Clemson basketball, Nick Honor

Clemson basketball glides past Temple 75-48 to advance in Charleston Classic.

Entering the Charleston Classic, the second game of the day following No. 22 St. Bonaventure took down Boise State 67-61. Clemson basketball heads to the game against the Bonnies, while Temple will battle against the Broncos.

The length of the guards for Temple kept the game close in the beginning and the shooting of Tai Strickland off the bench. Strickland went 6-for-14 from the field, 3-for-6 from three-point range, and 1-for-2 at the line for 16 points. He had some help from only one person to put up double-digit scoring from the Owls in Damian Dunn, who went 4-for-12 from the field, 1-for-3 from behind the arc, and 4-for-4 from the charity stripe for 13 points. Clemson basketball’s gameplay, ball movement, and talent ultimately let the Tigers bound away with the game.

Takeaway #1 – Named to the (Nick) Honor roll

Clemson basketball had an incredibly efficient day scoring in all aspects. The team ran a pick and pop or roll that Temple had no hope of stopping. The Tigers had a massive asset in Nick Honor, who had a day of perfectionβ€”going 7-for-7 from the field, 4-for-4 from, and 1-for-1 from the free-throw line. Honor’s 19 points led all scorers. Clemson had an incredibly efficient day that the Owls had no chance of stopping.

Hunter Tyson was another player who went 4-for-5 from the field and 2-for-2 from 3-point range, adding 10 points.Β  The last player named to this honor roll is Nick Bohannon, who went 3-for-4 from the field, adding six points. Another player that hit double digits was PJ Hall, who added 13 points, but was not nearly as overall efficient as the above players going 6-for-11 from the field and 1-for-4 from beyond the arc.

Takeaway #2 – Clemson evened in the rebounding department

The biggest asset for the Temple Owls is their rebounding. This team barely outrebounded the Clemson Tigers, but the deficit lessened as Temple tried to battle back and showed fatigue. The Owls brought in ten offensive rebounds and 21 defensive boards. Damian Dunn was the leading rebounder and just all-around most significant contributor in this game. Meanwhile, Strickland and Sage Tolbert grabbed two offensive rebounds for second-chance opportunities. Unfortunately, there were not enough misses for these rebounds to matter.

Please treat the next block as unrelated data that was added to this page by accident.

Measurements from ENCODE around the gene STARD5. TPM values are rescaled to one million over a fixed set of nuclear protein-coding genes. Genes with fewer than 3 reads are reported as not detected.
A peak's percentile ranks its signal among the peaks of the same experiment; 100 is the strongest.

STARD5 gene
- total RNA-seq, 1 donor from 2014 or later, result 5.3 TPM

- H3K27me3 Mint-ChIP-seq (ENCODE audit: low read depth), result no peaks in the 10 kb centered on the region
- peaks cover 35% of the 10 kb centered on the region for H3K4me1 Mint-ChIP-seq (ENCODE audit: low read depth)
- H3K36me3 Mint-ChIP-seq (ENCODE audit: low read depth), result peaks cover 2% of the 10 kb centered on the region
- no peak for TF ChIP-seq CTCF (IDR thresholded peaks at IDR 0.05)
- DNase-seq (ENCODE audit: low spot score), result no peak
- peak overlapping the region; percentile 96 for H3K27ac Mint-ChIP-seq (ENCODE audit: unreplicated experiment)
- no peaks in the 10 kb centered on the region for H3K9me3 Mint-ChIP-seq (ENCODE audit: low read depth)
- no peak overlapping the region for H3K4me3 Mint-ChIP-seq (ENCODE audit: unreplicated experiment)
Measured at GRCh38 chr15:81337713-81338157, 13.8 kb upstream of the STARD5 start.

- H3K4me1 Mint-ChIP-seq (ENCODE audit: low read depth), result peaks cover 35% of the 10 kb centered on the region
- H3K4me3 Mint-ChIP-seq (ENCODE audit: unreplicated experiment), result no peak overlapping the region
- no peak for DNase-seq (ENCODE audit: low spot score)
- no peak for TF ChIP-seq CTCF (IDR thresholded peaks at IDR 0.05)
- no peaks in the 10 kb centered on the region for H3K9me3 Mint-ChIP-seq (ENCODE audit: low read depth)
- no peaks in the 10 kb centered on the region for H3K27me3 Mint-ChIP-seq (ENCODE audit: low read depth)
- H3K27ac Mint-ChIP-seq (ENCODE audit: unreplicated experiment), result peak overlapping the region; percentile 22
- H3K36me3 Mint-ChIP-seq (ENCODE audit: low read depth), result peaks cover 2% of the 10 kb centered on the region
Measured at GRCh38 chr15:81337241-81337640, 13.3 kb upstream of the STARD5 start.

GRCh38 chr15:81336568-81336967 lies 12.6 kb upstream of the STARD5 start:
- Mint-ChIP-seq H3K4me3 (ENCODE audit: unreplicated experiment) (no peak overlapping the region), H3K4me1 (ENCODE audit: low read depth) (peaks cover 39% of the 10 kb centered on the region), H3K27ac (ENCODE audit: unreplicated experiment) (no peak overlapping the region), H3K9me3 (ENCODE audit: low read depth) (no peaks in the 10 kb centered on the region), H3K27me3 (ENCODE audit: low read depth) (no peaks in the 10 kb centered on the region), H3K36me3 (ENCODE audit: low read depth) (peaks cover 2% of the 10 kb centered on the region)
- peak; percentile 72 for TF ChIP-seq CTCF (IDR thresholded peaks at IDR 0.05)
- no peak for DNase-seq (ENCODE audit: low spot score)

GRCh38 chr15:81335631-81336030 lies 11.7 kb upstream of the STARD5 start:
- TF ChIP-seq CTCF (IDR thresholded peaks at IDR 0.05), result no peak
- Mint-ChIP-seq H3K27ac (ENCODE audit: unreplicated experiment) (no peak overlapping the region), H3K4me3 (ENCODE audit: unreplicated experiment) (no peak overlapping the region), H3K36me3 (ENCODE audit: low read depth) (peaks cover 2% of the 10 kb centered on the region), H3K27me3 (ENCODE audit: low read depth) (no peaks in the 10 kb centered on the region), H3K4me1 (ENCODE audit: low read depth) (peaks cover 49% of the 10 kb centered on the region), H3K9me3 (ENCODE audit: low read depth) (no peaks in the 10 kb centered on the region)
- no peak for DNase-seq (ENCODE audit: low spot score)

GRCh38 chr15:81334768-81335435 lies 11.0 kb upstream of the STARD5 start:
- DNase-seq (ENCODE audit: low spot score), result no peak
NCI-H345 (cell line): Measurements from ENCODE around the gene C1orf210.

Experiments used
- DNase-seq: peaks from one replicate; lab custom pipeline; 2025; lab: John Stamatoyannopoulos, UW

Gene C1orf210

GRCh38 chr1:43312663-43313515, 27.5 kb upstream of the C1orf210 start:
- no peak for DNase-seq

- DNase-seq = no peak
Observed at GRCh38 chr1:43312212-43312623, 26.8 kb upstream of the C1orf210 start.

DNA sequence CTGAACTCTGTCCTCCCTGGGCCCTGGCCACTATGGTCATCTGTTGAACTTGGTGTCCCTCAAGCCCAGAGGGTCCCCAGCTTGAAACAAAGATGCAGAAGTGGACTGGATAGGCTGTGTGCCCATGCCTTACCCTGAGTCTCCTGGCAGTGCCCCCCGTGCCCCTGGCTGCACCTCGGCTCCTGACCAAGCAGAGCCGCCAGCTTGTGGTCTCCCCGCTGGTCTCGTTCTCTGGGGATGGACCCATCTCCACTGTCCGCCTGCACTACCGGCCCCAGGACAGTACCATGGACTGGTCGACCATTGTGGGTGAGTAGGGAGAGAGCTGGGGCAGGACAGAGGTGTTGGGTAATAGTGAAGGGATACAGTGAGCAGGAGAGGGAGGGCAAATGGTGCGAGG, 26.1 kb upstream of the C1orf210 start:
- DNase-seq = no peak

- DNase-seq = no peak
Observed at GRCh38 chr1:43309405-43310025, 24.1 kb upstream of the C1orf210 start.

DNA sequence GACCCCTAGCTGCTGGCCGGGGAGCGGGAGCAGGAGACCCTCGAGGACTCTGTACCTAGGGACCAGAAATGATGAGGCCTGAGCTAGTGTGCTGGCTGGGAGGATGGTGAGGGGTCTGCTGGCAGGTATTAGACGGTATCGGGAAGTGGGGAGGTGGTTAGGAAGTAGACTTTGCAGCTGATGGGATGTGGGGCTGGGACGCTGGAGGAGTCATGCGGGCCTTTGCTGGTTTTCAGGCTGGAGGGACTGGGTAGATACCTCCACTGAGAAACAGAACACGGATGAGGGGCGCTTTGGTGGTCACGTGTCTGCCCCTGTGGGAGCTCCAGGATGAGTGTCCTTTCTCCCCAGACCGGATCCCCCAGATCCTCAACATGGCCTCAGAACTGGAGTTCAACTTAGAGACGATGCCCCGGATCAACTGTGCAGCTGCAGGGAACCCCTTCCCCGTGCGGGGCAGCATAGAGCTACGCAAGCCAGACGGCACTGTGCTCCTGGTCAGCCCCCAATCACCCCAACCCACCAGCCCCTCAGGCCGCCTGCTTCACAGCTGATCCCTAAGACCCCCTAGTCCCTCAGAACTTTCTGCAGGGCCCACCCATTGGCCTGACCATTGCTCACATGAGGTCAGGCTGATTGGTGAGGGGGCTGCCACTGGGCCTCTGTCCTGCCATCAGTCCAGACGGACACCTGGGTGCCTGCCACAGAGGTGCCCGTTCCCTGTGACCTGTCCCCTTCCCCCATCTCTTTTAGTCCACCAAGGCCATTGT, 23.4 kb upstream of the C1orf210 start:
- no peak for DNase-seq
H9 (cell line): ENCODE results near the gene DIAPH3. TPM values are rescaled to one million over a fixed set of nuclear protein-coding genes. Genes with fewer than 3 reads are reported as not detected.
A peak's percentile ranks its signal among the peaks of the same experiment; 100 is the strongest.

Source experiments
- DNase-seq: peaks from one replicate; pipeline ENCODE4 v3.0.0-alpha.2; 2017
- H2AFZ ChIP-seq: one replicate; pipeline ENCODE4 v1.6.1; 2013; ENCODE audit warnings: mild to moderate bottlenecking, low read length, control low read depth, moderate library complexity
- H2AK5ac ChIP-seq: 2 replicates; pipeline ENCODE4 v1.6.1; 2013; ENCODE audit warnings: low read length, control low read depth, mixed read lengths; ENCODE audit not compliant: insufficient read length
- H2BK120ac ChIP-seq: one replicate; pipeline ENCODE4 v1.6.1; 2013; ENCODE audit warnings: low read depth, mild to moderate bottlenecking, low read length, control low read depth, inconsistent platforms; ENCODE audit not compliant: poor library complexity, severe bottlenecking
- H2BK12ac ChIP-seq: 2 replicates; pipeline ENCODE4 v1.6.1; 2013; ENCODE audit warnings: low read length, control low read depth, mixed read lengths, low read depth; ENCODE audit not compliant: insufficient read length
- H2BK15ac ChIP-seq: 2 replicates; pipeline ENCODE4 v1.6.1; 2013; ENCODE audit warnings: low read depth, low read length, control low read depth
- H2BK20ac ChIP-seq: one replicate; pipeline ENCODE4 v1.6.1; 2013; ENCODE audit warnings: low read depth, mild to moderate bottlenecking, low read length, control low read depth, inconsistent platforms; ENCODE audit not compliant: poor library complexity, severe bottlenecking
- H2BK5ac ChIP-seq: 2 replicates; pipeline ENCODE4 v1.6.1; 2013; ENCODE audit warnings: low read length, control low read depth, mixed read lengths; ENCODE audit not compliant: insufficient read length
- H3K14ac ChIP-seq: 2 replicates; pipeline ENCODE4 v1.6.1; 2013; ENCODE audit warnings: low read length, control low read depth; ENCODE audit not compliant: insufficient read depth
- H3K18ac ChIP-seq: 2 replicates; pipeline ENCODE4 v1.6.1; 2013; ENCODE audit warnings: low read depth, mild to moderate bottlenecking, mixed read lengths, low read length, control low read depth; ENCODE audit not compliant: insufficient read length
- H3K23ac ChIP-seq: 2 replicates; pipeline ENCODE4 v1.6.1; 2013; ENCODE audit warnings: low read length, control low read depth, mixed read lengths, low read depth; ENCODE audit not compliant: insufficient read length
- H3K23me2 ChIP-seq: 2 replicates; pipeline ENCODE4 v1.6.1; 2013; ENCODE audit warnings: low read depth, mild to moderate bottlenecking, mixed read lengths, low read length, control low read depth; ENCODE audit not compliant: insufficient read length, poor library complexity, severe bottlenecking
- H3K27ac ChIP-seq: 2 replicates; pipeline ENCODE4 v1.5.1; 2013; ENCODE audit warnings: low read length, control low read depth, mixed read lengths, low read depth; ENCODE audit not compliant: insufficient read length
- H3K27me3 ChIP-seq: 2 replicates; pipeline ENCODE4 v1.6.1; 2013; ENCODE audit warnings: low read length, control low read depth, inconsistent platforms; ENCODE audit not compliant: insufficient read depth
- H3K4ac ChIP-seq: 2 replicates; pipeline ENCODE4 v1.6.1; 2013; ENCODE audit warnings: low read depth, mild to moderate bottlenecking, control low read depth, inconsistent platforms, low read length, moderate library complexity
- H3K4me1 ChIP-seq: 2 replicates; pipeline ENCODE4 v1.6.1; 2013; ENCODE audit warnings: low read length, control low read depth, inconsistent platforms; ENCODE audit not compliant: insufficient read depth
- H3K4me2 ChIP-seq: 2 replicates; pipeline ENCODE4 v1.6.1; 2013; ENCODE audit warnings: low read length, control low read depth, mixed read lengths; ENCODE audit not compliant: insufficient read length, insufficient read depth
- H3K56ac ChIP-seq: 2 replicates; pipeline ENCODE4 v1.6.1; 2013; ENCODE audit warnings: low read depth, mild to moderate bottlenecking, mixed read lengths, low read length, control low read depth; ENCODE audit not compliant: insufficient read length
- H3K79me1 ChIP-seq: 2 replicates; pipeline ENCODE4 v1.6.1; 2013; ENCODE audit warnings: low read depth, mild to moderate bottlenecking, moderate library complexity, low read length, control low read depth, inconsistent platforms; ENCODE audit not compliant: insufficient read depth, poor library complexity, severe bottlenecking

The Owls have long guards that initially frustrated the Tigers, especially in rebounding, which gives them a significant advantage. The Owls struggled, but the length led to blocking shots from the guards.

Takeaway #3 – Team first basketball

The selfless basketball played by the Tigers led to an efficient and effective day. Clemson basketball shared the rock on the 30 made shots with 16 of them coming off of assists. The Tigers were 54.5% from the field, 52.4% from beyond the arc, and got to the free-throw line. They came together as a team to pick apart the defense of Temple, making extra passes, driving the ball, kicking it to open players, and running the highly successful pick and pop.

Beyond the offense, which has been hammered on at this point, this team was a unit on the defensive end. Coach Brad Brownell wanted to take away the leading scorer coming into today’s game in Khalif Battle and did so with ease. Beyond that, whenever the ball moved, the players shifted to help. Clemson basketball was satisfying in every way and clicking like a well-oiled machine. They cut off players that drove, and it was rare to find an open man for Temple.

This was a note that Temple basketball missed out on as they over helped and left players open all over the floor. They’ll need to work on some discipline and believe that Aaron McKie is grinding tape with his team to figure it out to have a better outing. Clemson basketball remains a perfect 4-0 while the Owls fall to 1-2. Both teams have a lot of growth, but the ACC better watch out for these Tigers.

Featured Image from @ClemsonUniforms